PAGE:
In all, the relaunch raised customer expectations about experience while simultaneously dashing them. I was bemused by this missed opportunity, so I called Robert Passikoff – founder and president of Brand Keys and a thought leader in engagement and loyalty – to get some perspective. The problem, says Passikoff, is that retailers tend to look at their world through the eyes of retail, rather than those of the customer. “For too many retailers, store experience translates into better lighting and wider aisles. Whereas some [wage] raises and anger management training might have been a more efficacious approach in this case.” But many retailers fail to measure for this sort of thing; the value equation of the customer is not the same as that of the retailer, Passikoff says. “Basically, today, products are all the same. Value is now derived beyond the primary features of the product.” In other words, the story you tell your customers, through branding and store experience, is now more important than the
product or price.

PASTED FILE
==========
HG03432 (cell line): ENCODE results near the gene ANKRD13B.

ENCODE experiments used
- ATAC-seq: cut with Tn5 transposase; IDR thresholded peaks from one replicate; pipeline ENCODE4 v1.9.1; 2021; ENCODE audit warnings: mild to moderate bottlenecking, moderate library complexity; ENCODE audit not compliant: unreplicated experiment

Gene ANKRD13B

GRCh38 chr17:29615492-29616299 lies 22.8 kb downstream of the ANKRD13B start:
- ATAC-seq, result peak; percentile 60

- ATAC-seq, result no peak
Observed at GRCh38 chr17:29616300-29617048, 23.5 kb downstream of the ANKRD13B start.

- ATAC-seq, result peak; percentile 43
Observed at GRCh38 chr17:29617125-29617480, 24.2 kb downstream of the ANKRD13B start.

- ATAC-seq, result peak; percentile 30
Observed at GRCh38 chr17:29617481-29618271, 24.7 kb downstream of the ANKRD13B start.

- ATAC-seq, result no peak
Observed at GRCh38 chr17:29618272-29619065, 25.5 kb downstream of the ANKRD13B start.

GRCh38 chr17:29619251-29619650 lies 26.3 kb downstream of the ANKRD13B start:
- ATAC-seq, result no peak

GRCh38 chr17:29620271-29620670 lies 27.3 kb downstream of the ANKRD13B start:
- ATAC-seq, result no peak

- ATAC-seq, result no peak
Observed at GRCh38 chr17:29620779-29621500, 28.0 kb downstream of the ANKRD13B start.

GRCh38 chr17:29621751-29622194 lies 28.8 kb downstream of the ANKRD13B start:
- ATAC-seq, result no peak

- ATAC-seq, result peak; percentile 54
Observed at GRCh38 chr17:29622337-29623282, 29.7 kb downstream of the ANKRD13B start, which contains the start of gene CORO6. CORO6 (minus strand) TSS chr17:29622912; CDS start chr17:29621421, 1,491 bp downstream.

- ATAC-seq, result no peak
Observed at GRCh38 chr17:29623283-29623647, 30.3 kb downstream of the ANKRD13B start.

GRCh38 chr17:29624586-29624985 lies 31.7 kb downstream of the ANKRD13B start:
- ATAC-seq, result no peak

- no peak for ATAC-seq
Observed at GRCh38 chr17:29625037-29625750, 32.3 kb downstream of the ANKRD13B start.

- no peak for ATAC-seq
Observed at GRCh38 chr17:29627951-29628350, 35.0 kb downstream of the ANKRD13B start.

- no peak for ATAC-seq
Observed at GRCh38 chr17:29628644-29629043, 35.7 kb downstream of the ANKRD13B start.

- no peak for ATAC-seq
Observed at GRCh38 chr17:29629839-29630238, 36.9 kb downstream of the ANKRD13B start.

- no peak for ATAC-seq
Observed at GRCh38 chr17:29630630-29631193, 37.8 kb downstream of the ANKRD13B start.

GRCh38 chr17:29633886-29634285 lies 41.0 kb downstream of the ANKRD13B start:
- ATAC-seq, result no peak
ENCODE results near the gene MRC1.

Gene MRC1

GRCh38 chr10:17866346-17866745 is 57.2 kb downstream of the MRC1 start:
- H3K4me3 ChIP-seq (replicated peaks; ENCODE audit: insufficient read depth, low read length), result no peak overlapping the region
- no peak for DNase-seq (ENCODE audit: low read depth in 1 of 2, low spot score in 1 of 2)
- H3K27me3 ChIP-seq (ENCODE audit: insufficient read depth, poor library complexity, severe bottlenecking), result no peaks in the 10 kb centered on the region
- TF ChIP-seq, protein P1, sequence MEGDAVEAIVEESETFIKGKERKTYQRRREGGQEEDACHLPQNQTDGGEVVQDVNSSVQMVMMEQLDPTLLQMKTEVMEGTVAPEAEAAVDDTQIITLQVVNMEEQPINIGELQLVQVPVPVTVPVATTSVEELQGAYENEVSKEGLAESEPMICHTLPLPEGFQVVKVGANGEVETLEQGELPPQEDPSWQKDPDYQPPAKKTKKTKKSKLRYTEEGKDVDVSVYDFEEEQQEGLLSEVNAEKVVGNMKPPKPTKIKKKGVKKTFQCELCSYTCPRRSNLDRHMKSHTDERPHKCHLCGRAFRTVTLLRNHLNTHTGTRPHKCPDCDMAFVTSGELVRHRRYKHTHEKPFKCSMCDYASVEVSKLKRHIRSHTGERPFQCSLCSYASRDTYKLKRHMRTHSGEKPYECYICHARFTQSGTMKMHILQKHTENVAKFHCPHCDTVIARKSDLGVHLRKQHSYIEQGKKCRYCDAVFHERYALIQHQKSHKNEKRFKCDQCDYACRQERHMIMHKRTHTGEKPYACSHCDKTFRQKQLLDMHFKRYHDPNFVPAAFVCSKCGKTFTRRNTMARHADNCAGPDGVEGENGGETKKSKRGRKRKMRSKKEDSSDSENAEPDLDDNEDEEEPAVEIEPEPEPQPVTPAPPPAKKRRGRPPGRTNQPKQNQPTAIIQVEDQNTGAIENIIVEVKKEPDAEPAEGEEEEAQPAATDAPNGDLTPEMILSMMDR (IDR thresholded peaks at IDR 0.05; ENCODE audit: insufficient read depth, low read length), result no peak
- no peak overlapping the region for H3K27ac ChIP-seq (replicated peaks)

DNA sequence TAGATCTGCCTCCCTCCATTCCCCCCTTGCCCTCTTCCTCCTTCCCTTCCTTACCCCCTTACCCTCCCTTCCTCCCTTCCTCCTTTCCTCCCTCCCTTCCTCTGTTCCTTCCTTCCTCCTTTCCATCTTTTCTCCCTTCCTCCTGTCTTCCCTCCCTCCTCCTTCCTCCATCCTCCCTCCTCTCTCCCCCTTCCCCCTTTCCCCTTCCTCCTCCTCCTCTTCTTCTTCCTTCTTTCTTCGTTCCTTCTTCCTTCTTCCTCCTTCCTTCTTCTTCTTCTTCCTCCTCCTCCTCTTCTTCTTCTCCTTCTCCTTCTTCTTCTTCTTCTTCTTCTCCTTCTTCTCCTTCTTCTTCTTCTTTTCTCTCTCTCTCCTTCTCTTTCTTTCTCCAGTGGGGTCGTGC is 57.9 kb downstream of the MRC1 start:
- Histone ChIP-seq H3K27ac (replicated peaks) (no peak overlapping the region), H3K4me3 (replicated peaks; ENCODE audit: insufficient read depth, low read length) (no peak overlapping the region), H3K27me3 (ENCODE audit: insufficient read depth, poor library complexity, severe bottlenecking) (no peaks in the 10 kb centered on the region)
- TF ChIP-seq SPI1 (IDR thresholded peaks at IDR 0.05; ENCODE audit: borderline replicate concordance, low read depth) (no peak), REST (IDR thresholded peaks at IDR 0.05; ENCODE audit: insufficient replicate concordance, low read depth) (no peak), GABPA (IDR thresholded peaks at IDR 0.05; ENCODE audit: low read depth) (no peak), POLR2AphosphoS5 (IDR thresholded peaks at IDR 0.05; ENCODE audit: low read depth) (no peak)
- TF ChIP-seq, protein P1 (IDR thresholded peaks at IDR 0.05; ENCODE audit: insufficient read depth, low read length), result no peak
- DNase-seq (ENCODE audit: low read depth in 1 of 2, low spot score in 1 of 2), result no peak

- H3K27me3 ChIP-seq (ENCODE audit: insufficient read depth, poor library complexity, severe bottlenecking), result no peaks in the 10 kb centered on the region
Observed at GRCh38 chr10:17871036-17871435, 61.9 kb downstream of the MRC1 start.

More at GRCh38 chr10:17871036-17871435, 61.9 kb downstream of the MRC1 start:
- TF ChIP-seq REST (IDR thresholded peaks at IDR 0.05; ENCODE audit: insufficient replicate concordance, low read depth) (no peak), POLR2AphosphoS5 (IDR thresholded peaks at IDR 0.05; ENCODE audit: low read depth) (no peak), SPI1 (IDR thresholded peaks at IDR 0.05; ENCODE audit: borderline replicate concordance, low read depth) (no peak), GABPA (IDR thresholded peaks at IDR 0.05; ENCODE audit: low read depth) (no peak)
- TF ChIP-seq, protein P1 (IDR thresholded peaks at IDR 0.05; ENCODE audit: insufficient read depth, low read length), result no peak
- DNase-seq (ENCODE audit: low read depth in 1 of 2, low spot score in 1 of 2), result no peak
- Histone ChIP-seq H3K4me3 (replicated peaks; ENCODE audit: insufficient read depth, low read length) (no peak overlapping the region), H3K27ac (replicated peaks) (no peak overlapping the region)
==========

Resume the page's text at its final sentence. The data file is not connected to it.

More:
Getting it right
I came across some examples of this while visiting the UK. I stayed in an area served by a multitude of grocery retailers, each vying to give the best experience. I visited three well-known UK food retailers operating within a stone’s throw of one another and discovered that, in a market where competition is intense and often fierce, each retailer had decided to focus on one primary point of difference and tell that story strongly from the word go. Superstore A had clearly opted for Service. Although this was a large shop, the retailer managed to convey a sense of intimacy and hospitality. It achieved this primarily with highly visible and engaged staff, although design, lighting and neatness also contributed. The message was clear on entering the store: a customer service manager sat facing the entrance and smiling. Two steps into the store, I was able to enquire about child-friendly shopping trolleys and the gentleman leapt from his chair and procured one. Around the store, staff in clean, bakery style uniforms were chatting with customers and demonstrating products.
Superstore B had clearly decided to tell a story about Price. A giant display in the atrium showed budget private label cleaning products piled high at a very low price.
The store was making sure that its primary message was strongly communicated right from the outset. Within the store, point-of-sale banners displaying a bold low-price message were attached to every gondola. Despite the “cheap” feel of the store, the staff experience was high-end, with friendly, helpful cashiers and aisle staff communicating well.